The PLA did not disclose the ranks of the Daily Troops.
China and India have blamed each other for the conflict.
Chinese state media released a statement “to clarify the truth” about the incident.
India and China share a 2,100-mile (3,379 km) border in the Himalayas, It is not properly defined in places and is controversial. Both sides are demanding land on both sides of it.
The June 2020 conflict erupted near Bangkok Tsho, a strategically important lake about 14,000 feet (4,267 meters) above sea level, extending from Ladakh in India to Chinese-controlled Tibet, with much of India in Kashmir, China and Pakistan all demanding land.
In 1962, India and China went to war in this remote, hospitable landscape, eventually establishing the Line of Fortress (LIC) surrounded by Pangong Tsho. However, both countries do not agree on the exact location of the LIC, and both accuse each other of exaggerating or seeking to expand their territory. Since then, they have had a history of mostly non-fatal disputes over the status of the border.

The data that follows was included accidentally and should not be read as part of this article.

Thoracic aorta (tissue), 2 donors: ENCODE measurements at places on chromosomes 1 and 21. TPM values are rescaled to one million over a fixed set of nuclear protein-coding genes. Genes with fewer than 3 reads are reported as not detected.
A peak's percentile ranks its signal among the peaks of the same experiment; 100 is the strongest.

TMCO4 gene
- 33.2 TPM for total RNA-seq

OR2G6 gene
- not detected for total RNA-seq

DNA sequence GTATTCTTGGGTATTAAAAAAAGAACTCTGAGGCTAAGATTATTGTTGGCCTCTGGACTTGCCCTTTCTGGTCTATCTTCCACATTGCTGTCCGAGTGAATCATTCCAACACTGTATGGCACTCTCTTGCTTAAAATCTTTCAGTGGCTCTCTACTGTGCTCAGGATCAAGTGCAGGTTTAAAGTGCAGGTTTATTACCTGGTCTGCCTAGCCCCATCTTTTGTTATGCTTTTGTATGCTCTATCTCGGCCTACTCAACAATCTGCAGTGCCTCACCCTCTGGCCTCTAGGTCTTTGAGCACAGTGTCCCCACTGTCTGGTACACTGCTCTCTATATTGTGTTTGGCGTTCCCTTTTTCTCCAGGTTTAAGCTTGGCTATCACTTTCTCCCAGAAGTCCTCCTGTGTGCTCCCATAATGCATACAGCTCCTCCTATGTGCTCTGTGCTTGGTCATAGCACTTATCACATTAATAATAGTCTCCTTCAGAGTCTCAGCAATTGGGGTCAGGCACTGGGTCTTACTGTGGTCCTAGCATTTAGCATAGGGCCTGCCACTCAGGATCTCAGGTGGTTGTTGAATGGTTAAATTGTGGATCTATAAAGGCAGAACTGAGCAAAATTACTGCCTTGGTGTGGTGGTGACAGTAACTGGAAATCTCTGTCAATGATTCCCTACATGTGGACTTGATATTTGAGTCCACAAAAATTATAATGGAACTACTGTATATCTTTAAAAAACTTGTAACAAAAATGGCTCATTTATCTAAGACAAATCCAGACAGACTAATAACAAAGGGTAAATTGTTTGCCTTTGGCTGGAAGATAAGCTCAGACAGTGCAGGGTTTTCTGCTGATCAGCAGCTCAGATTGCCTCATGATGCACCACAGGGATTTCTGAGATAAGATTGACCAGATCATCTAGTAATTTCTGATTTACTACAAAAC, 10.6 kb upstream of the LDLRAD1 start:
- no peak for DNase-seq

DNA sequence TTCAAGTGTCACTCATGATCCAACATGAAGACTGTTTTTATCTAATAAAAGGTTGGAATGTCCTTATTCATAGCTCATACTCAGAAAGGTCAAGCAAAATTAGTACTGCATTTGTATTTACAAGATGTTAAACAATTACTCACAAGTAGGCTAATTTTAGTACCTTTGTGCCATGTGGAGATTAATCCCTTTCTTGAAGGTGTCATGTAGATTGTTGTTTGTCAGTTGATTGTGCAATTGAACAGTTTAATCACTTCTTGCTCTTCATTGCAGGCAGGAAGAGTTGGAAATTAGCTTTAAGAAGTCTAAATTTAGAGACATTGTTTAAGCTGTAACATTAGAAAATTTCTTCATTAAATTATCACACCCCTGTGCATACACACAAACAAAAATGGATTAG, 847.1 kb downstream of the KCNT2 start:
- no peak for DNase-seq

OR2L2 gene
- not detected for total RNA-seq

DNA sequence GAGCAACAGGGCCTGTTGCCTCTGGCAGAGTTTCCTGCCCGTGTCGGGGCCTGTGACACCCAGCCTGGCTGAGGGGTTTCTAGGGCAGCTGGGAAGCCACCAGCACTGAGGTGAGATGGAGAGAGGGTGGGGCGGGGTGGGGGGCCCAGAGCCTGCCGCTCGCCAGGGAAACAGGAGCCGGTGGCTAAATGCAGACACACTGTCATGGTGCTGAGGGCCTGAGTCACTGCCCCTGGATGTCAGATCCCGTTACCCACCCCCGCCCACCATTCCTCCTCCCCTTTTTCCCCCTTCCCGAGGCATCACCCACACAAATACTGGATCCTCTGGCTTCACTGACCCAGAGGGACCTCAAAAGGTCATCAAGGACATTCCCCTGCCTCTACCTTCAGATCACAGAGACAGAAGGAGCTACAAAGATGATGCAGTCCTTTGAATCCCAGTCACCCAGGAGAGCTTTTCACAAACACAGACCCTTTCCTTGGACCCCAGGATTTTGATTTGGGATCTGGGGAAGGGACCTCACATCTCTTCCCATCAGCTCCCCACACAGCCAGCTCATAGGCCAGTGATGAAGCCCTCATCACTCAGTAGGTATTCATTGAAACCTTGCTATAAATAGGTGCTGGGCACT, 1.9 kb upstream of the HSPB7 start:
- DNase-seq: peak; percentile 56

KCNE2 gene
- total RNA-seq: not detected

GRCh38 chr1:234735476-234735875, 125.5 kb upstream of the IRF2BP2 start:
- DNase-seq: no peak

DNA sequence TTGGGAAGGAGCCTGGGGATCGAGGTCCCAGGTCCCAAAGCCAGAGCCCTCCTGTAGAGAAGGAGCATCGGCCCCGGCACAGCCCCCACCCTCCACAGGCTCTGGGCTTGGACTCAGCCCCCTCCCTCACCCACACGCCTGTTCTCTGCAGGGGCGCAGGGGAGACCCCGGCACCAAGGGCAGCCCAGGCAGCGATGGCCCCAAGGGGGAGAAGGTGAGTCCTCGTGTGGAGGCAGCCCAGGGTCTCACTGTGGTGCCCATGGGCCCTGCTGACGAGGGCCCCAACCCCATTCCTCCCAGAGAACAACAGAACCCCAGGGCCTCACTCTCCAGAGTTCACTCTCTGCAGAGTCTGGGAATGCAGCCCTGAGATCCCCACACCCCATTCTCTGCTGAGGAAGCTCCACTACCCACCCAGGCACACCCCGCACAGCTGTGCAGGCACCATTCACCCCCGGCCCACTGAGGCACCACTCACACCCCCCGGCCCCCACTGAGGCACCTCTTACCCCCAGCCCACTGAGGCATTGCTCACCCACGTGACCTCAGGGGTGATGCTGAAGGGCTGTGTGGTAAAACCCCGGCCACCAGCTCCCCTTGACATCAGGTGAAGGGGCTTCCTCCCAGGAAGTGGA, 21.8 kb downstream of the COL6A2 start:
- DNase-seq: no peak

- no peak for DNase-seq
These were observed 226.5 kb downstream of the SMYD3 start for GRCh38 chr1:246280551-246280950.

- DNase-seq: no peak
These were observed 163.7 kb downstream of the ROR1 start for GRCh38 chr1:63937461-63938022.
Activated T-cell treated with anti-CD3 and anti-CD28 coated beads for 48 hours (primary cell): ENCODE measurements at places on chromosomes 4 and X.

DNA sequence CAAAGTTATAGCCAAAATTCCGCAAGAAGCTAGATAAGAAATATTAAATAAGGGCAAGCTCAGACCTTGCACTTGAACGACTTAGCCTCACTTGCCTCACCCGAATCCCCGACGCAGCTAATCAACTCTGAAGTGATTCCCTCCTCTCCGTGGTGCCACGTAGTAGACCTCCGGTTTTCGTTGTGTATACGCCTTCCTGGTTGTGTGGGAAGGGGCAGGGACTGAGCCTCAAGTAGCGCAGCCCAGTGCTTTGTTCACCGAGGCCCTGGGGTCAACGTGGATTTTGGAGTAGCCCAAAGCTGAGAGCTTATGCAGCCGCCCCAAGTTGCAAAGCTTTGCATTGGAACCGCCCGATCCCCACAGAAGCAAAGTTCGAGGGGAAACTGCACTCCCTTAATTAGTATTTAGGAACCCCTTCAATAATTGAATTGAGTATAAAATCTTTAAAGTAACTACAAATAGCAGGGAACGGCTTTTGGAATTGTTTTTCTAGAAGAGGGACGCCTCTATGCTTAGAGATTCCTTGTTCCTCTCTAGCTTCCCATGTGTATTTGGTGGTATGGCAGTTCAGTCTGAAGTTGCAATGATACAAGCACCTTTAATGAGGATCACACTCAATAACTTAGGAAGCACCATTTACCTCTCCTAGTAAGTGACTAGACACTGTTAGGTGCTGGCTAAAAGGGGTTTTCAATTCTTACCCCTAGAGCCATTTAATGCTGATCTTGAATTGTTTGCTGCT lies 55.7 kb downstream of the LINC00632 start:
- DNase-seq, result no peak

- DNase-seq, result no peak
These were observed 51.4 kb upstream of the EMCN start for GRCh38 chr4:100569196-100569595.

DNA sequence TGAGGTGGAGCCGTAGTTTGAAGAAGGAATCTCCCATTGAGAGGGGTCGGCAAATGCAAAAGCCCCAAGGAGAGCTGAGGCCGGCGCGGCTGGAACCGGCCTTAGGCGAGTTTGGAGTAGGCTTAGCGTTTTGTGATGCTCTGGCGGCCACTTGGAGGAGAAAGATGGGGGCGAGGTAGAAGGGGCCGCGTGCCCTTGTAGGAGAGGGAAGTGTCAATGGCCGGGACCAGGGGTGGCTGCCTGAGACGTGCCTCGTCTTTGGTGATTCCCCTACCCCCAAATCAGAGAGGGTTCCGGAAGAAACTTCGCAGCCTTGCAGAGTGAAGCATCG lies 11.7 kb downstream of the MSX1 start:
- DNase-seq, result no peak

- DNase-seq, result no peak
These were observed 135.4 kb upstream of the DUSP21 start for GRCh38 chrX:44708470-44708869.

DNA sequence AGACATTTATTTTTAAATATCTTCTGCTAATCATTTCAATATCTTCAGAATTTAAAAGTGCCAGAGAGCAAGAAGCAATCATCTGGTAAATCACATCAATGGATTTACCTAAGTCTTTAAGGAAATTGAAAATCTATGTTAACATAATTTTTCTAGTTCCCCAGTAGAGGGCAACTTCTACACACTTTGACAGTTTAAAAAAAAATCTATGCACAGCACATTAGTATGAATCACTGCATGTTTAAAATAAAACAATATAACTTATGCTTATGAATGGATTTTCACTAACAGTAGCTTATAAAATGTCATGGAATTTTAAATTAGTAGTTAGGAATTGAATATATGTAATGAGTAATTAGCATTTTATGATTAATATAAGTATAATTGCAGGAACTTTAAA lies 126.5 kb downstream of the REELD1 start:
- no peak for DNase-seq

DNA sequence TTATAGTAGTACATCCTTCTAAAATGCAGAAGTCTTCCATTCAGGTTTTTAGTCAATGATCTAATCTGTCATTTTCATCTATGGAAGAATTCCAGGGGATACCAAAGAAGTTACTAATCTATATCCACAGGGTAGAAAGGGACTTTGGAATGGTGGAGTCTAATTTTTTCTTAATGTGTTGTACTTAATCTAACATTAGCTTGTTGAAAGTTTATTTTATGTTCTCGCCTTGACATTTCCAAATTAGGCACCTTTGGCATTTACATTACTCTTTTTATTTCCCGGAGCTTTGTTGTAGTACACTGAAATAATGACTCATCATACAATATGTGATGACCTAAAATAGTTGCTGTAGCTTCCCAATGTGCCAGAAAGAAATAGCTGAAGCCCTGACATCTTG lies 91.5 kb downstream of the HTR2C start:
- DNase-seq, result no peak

In September, following rising tensions between New Delhi and Beijing, the two countries agreed to stop sending more troops across the border. The situation was temporarily resolved as both sides engaged in several rounds of talks.
But another “small” face erupted between the two sides in January, which, according to the Indian military, was “settled by local commanders according to established protocols”.
China’s defense ministry says the two countries have begun to withdraw from the southern and northern coasts of Pangong Tzu after reaching an agreement with India on February 10.
Satellite photos taken on January 30 by Maxer Technologies of the United States used a number of Chinese missions with Pangong Tsho. In new pictures taken Tuesday, dozens of vehicles and building structures were removed and left vacant.
CNN’s Brad London, James Griffiths and Jesse Yung contributed to the reporting.